As an organist who composes music, I often come to realize the importance of creativity in this process (I hope you do, too). The other day I was struggling to find interesting and original ideas for my Organ Mass for the 30th Sunday I'm currently working on. In order for you to understand what it means to be truly creative, I'd like to share with you this story which I hope can inspire to take action and to create something.
You see, my intent was to create 11 pieces (Prelude, Introit, Kyrie, Gloria, Gradual, Alleluia, Offertory, Sanctus, Agnus Dei, Communion, and Postlude) to be performed on the small 19th century organ in Mosedis (in the northern part of Lithuania).
As I was thinking about the style of these pieces, the issue of creativity was very close to me. On the one hand I was thinking about my future listeners in Mosedis and what they could appreciate. On the other hand I understood that their experiences would limit my imagination, creativity, and originality.
It was really difficult to decide on the style of these compositions. I even had to look at the examples of my favorite French modern composers, such as Guillou, Langlais, Messiaen among others. If you know any of my pieces, you might see why I like to create using the modes and colors that the French school favored.
But then the question of the instrument came into my mind. This is rather small 2 manual 19th century organ from the German Romantic tradition with just a few foundational pedal stops, lots of strings and flutes at 8' pitch level.
Obviously the question about the French style working for this type of instrument would become a little complicated. But it could be done, I'm sure. However, I decided to stick with what this instrument likes best - the Romantic style with lots of modulations to closely related and distant keys.
Most importantly I tried not to take too much time into thinking and planning. Of course, I had to do some sketching with the time signatures and keys, but it only took me about 10 minutes. And so little by little these pieces began to appear.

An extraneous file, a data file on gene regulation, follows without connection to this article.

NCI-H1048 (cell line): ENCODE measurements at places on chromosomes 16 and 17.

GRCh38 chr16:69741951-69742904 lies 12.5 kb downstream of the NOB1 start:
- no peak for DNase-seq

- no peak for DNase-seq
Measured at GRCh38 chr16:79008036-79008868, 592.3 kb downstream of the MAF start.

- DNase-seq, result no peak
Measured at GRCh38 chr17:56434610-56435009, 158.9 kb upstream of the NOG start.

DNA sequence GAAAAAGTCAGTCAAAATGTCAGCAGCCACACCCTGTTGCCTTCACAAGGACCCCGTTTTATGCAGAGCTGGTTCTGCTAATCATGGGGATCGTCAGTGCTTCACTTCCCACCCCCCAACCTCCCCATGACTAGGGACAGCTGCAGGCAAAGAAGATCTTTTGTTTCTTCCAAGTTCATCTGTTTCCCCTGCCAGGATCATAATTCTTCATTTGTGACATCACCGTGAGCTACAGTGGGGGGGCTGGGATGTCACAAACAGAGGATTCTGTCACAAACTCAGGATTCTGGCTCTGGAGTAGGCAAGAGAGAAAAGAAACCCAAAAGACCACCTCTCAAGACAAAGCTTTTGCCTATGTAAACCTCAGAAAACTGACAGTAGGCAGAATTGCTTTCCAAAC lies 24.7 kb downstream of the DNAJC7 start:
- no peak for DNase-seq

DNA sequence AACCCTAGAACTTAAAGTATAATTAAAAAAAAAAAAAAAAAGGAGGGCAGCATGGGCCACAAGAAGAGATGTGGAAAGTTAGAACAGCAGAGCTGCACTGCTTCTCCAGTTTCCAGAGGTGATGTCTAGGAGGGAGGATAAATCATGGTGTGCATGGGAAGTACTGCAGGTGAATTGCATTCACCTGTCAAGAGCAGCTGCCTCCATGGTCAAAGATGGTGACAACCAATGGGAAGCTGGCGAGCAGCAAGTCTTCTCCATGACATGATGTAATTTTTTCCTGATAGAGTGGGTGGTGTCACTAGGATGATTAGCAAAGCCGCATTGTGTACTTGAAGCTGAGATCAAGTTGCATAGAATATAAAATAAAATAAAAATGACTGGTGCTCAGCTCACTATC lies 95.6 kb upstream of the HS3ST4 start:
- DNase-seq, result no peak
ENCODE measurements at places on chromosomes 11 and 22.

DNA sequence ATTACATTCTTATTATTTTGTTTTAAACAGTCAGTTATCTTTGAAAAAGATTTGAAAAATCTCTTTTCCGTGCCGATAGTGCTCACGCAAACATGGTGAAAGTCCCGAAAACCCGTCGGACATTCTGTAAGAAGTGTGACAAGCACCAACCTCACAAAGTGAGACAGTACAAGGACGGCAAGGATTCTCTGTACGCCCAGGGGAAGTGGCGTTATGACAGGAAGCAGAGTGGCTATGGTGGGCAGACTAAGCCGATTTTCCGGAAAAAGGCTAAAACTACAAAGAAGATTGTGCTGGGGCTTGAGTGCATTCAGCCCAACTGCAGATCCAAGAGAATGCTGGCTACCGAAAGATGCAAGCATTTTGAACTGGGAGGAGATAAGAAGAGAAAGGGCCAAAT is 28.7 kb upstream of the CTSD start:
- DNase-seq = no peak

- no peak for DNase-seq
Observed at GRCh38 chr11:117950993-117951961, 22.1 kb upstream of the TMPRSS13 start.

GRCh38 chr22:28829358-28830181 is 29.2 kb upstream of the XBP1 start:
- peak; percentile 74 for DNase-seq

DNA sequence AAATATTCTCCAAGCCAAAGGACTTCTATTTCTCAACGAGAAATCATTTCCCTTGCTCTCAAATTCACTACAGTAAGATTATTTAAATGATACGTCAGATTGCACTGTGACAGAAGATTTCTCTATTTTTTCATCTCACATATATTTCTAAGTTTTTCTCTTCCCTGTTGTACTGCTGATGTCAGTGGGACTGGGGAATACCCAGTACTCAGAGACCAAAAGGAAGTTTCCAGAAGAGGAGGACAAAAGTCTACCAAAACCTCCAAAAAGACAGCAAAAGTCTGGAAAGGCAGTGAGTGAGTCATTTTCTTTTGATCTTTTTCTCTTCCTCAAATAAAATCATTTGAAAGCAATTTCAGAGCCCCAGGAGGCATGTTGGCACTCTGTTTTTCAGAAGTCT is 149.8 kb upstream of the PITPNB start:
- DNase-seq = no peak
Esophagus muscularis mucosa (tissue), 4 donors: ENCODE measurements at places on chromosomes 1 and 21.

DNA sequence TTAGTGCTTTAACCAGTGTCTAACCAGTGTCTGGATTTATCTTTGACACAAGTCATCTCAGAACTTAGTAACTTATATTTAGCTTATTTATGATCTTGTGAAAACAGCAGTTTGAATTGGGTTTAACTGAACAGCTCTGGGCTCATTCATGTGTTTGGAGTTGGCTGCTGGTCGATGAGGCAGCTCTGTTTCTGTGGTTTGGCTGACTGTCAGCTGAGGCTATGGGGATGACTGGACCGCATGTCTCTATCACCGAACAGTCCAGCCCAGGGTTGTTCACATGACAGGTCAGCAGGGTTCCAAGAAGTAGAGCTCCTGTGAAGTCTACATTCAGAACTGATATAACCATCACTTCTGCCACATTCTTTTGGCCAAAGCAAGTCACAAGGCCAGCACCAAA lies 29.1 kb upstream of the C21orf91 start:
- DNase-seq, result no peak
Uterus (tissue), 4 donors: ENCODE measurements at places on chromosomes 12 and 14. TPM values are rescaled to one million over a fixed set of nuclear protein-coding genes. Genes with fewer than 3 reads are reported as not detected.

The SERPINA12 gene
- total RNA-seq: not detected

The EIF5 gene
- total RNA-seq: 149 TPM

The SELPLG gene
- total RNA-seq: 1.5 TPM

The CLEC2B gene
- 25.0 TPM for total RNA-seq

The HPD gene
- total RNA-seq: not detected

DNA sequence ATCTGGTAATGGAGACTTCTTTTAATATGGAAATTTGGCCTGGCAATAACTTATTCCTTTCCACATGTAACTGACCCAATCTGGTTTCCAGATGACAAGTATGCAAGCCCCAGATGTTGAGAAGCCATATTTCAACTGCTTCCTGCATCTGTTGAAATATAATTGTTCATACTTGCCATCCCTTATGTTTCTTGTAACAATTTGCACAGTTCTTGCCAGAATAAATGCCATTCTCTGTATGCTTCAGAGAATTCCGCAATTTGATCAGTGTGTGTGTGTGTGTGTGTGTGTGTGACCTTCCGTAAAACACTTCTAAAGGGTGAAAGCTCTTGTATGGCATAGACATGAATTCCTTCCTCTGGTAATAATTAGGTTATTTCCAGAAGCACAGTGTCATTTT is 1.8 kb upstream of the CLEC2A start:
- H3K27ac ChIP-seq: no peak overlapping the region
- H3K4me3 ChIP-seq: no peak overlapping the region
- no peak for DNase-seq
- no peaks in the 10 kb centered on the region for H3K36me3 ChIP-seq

One of the worst things in this creative process is too much planning and preparatory work which may take weeks and months. Only a few people can survive that long without seeing at least a partial result.
But the thing that's fascinates me about it is that when you actually sit down and do the work, the creativity will strike, sooner or later. Maybe not right away, but if you insist and create a little habit of actually sitting and doing the creative work as opposed to just wishing, dreaming, planning, talking about it or even whining, it will happen.
Every person who wants to find his or her unique style has to find a unique path. But it will only happen if we take action. And taking action rises from motivation. Motivation comes from the desire to make change happen.
So if you want to be creative but don't know how or think that it's not for you ("it's for other people who are creative"), simply sit down and start writing something for the initial 4 measures. It could be a melody (a theme) in any key, with any meter and rhythm. There are countless options. Just pick one.
Of course, you will be limited by your theoretical knowledge. But don't worry about it right now, simply use what you know.
Sure, it may not be great at first but trust me, if you continue writing this way for 4 weeks, at the end of the month you will have 120 measures worth of music (that's about 5 minutes in length).
And after about 2 weeks, it will begin to feel like you really like this process. So you only really have to force yourself to work for this time. Later it will become easier and it will give you much pleasure. In fact, you will feel pleasure after creating these 4 measures already.
Here is a post worth reading about creativity from Steven Pressfield. He is a worldwide authority on this topic.
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Drs. Vidas Pinkevicius and Ausra Motuzaite-Pinkeviciene
Organists of Vilnius University , creators of Secrets of Organ Playing.
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